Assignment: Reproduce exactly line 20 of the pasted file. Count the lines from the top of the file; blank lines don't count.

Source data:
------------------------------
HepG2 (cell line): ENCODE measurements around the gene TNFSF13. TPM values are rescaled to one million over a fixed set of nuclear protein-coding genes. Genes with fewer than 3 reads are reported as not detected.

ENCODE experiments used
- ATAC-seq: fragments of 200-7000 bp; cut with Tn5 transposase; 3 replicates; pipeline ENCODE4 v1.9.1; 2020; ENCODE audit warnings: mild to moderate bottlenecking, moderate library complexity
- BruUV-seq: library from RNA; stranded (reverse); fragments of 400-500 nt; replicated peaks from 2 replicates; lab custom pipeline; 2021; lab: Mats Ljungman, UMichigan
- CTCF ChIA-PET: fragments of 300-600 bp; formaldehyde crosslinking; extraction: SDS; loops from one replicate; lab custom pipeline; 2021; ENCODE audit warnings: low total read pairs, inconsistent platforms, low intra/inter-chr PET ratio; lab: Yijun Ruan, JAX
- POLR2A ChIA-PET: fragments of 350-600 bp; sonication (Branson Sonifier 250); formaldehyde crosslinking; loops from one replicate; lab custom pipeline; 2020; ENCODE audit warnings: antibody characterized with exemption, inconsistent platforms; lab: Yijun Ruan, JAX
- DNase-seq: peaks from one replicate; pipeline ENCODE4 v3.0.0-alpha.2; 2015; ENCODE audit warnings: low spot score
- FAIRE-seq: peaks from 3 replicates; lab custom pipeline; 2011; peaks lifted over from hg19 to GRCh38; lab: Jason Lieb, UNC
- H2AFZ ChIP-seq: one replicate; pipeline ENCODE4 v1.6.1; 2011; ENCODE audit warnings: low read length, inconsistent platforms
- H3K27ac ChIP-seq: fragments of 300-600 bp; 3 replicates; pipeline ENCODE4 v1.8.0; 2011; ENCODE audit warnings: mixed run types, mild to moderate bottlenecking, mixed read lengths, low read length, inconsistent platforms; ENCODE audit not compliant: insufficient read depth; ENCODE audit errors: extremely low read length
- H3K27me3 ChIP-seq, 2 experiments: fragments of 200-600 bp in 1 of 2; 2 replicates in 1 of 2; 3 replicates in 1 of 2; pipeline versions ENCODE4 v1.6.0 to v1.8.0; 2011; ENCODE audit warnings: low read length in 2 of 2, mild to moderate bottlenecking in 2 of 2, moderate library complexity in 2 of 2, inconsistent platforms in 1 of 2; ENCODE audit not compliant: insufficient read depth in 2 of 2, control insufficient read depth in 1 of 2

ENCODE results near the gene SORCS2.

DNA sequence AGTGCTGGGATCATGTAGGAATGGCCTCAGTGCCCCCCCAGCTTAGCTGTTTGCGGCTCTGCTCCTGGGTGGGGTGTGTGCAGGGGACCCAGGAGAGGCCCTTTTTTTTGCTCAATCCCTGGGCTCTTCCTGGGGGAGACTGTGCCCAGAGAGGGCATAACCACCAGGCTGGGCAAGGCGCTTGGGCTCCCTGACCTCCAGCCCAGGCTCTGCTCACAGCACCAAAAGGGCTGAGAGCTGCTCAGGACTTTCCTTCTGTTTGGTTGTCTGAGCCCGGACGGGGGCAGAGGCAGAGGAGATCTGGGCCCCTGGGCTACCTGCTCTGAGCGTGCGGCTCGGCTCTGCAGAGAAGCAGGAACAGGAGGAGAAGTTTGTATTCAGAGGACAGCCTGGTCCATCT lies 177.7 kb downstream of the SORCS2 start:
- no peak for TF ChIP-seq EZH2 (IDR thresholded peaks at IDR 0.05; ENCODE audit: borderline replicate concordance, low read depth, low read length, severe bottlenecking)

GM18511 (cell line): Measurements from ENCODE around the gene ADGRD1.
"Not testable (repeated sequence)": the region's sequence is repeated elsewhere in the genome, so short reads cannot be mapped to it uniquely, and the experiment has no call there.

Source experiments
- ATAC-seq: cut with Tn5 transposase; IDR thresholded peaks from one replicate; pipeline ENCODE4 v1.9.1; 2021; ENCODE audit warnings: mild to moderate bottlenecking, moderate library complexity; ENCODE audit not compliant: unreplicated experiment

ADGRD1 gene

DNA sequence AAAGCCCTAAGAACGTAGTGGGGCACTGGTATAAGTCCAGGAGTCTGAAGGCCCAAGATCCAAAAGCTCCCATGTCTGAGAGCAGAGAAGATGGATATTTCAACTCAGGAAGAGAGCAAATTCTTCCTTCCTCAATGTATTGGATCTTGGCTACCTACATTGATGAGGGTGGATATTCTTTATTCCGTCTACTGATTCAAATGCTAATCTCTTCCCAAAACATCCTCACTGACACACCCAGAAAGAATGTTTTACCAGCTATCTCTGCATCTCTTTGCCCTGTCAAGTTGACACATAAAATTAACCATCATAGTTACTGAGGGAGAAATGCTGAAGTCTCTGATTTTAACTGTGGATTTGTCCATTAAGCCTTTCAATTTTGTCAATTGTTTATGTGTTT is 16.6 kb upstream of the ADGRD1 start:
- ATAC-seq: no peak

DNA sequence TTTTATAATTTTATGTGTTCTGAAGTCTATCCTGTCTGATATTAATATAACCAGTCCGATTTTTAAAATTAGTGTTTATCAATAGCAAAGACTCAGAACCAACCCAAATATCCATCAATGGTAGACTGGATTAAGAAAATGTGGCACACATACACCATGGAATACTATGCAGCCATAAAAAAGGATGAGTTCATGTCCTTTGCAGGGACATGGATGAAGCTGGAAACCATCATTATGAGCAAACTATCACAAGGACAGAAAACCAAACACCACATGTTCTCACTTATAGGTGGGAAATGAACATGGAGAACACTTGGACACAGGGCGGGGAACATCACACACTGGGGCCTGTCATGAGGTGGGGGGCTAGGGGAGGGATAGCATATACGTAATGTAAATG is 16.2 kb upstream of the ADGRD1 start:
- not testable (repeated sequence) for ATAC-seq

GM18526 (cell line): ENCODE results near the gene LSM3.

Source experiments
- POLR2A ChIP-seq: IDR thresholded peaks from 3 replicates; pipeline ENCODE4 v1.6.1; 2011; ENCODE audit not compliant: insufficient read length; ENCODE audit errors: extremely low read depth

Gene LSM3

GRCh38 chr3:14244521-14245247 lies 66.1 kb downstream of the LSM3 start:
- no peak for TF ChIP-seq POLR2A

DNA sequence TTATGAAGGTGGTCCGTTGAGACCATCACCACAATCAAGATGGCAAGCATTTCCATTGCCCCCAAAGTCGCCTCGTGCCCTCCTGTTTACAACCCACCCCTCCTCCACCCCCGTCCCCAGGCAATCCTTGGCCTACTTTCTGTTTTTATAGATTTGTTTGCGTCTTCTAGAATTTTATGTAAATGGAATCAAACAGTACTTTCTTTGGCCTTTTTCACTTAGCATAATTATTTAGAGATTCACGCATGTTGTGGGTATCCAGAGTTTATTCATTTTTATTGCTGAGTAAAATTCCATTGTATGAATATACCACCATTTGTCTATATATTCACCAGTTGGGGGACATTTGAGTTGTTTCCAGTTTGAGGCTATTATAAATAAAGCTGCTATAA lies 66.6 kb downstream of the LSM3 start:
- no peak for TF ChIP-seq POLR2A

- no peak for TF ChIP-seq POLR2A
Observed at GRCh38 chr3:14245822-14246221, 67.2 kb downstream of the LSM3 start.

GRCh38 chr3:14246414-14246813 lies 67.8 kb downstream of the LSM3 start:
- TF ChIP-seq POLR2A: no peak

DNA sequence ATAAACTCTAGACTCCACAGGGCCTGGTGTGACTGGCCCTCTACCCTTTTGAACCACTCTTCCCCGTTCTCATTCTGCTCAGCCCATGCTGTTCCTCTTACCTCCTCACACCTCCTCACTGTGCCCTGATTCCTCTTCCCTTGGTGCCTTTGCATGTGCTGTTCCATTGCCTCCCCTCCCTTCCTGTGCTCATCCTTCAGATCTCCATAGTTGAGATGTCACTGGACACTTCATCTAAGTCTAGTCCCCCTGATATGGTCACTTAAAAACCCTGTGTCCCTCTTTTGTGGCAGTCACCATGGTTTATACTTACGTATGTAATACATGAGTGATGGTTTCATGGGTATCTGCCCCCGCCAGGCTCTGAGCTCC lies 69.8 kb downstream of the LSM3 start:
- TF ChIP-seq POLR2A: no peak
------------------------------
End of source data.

DNA sequence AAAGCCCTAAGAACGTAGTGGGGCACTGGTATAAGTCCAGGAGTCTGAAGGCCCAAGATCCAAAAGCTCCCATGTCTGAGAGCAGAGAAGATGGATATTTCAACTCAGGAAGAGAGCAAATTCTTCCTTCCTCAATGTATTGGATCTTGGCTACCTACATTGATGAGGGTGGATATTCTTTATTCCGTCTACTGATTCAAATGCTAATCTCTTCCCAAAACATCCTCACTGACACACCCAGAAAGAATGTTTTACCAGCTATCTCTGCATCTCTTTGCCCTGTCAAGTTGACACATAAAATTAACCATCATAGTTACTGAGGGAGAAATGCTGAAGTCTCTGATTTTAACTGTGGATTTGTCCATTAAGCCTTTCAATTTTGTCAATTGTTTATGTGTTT is 16.6 kb upstream of the ADGRD1 start: